3. Kings ft Salute
prod by Woodenchainz
There's hardly a song on this entire (lengthy) album that isn't appealing in its own way, but these first two are among the very best, certainly two of the best beats. This one from rapidly-developing spellbinder Woodenchainz is hip hop sample chopping in its most highly evolved form. So much intricacy here in this bold-sounding regal beat, besides the pattering pimp-lounge drums, the sample is deftly woven into such a complicated melodic pattern that it sounds much more like a live band than a simple loop.
Kevlaar puts on a lyrical clinic with a long-winded verse twisting out "cerebellum tingling" wordplay and jaw-dropping imagery like "High hopes/ jumped flights/ cut through the sunrise" and "I bleed a hard road to follow/ swallowing shadows/ the past left me shallow/ xylophone suture." It's a well-paced ("my footsteps in the dark carry Ivy League timing") outpouring of verbal visions with this artistic creed as the crescendo:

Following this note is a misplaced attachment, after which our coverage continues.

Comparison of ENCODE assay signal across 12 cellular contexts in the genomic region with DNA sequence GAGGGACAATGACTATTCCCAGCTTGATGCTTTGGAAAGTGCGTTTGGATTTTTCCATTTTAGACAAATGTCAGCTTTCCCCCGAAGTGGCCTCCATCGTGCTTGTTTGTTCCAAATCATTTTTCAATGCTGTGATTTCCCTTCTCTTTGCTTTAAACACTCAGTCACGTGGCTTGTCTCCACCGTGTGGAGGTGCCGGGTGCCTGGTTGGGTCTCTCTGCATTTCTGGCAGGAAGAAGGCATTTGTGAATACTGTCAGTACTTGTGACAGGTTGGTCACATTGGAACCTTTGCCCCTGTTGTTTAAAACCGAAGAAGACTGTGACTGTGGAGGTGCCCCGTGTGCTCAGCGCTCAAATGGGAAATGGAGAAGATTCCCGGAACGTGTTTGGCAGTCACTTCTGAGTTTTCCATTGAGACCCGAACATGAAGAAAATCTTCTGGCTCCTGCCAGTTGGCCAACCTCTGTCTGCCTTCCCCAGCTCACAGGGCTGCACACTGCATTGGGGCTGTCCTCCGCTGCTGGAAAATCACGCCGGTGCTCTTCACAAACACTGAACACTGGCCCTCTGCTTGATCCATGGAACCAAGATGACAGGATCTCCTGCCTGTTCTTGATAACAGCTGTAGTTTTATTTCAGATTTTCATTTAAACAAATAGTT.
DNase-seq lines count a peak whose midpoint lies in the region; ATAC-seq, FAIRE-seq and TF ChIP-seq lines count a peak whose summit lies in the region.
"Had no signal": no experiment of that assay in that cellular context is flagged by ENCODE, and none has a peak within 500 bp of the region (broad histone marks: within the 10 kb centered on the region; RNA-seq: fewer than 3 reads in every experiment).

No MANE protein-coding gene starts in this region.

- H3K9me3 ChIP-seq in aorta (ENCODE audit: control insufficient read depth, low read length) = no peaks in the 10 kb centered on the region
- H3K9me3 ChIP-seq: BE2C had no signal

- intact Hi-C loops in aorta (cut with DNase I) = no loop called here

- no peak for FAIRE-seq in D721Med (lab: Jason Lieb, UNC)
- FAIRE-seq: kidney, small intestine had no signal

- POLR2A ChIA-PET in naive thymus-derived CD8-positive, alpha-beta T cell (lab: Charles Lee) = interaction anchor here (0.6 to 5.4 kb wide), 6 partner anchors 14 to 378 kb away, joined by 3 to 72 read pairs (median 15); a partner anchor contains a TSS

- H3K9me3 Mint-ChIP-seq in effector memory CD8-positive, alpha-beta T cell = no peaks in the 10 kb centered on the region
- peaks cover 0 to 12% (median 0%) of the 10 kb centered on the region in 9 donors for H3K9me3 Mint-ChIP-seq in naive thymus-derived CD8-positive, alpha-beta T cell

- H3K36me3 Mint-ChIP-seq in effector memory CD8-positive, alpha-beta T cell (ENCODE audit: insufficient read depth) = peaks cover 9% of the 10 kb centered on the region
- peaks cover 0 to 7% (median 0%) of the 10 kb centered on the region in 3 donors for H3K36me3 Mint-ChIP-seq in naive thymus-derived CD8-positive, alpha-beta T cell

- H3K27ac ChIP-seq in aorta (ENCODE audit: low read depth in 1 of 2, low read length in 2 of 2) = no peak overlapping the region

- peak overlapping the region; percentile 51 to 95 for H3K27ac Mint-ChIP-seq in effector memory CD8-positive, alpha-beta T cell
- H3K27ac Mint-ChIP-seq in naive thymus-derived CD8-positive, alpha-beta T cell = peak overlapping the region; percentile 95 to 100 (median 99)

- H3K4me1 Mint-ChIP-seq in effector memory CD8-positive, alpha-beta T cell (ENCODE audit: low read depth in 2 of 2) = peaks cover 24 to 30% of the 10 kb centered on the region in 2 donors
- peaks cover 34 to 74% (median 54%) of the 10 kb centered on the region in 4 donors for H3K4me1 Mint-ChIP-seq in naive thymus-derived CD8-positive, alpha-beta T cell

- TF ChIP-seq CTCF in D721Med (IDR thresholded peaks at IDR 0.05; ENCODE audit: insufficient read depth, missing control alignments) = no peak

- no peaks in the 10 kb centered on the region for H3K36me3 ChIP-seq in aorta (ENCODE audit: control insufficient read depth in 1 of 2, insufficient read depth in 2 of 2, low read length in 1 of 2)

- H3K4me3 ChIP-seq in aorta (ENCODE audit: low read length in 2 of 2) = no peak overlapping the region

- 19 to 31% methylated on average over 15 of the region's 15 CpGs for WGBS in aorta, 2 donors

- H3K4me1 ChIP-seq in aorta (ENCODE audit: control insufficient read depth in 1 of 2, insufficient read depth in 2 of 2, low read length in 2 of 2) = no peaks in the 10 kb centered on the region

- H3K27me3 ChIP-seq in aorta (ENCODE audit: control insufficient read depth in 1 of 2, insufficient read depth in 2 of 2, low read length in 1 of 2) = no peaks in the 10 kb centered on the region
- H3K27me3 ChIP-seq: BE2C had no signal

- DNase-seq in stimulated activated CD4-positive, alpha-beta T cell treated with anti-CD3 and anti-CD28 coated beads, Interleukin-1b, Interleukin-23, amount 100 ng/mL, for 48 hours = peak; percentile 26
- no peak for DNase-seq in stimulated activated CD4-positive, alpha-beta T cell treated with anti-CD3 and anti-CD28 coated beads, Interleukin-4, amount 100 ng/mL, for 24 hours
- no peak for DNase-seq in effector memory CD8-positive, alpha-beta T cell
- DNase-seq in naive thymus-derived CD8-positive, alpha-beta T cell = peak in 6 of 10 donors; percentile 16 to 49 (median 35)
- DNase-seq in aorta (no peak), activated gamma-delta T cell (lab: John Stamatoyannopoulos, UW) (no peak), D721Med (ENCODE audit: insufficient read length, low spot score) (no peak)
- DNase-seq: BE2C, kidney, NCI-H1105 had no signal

"I'm alive/ y'all die for the Pennzoil
I'LL DIE FOR MY PENCIL
and any utensil
I can stencil/ my life's pendu- lum
Ho-hum, pound to the beat of my drum"
Fellow Wisemen member Salute the Kidd plays a big role on this album with a few guest verses where he almost manages to steal the show. His thick stack of rhymes here has many great moments, among them "Get pinched/ the pressure build/ don't squeal/ whether half-empty, half-full/ don't spill," but on this otherwise flawless track he seems to go on for a few lines too many.
prod by Kevlaar 7